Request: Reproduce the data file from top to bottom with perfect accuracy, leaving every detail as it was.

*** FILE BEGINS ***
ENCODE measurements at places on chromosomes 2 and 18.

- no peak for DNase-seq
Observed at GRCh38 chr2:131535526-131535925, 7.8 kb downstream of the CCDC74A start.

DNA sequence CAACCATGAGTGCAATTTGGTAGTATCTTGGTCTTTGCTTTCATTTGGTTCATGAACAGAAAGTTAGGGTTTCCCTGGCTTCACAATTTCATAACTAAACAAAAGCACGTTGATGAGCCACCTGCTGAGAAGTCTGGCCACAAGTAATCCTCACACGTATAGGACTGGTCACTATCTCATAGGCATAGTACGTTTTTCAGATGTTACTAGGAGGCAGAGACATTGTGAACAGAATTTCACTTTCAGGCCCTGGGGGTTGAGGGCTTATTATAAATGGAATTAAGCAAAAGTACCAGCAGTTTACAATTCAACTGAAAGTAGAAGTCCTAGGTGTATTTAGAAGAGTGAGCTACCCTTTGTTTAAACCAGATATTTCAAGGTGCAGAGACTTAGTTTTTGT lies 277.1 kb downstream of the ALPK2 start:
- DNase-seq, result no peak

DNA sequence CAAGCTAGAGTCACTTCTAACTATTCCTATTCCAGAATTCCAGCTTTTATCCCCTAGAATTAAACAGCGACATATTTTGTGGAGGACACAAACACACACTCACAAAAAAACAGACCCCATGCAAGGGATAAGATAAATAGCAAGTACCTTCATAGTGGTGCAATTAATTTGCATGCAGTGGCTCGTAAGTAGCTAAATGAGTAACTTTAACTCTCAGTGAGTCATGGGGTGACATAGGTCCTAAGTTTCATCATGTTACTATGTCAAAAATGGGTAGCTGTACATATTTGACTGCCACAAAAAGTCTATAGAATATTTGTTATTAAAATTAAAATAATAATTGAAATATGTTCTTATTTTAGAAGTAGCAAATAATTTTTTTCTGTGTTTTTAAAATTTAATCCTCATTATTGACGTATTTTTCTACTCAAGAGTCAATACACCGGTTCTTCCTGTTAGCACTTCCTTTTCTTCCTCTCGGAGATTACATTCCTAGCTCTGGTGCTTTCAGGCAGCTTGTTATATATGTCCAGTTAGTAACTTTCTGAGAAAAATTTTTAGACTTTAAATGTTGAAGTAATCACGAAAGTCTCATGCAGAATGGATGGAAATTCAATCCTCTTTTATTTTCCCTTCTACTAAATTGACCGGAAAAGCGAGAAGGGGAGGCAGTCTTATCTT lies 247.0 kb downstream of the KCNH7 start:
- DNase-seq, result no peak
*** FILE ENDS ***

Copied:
ENCODE measurements at places on chromosomes 2 and 18.

- no peak for DNase-seq
Observed at GRCh38 chr2:131535526-131535925, 7.8 kb downstream of the CCDC74A start.

DNA sequence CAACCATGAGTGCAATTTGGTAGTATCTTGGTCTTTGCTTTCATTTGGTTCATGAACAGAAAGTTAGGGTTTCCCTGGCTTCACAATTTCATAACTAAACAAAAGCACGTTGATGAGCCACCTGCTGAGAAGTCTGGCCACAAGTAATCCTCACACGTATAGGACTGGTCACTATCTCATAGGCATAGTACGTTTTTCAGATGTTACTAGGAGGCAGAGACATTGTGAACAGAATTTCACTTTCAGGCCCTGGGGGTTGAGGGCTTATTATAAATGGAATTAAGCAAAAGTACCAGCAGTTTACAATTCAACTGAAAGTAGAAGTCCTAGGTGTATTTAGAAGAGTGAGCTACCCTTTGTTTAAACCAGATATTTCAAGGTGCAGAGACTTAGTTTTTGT lies 277.1 kb downstream of the ALPK2 start:
- DNase-seq, result no peak

DNA sequence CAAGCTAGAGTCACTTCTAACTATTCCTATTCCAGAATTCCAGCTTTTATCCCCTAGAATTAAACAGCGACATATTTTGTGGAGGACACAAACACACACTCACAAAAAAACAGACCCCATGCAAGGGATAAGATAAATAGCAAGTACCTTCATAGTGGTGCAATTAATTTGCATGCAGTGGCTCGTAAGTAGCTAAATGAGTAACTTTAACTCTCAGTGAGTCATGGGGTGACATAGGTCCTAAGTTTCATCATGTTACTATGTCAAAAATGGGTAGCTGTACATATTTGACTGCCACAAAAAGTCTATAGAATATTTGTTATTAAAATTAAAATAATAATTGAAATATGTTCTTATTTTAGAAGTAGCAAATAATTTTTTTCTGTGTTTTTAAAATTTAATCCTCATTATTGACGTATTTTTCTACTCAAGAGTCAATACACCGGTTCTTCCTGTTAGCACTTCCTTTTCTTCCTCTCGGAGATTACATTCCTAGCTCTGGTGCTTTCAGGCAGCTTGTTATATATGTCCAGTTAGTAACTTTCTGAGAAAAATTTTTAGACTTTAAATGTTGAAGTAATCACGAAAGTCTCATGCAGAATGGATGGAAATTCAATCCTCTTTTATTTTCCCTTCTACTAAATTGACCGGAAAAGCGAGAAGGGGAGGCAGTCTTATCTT lies 247.0 kb downstream of the KCNH7 start:
- DNase-seq, result no peak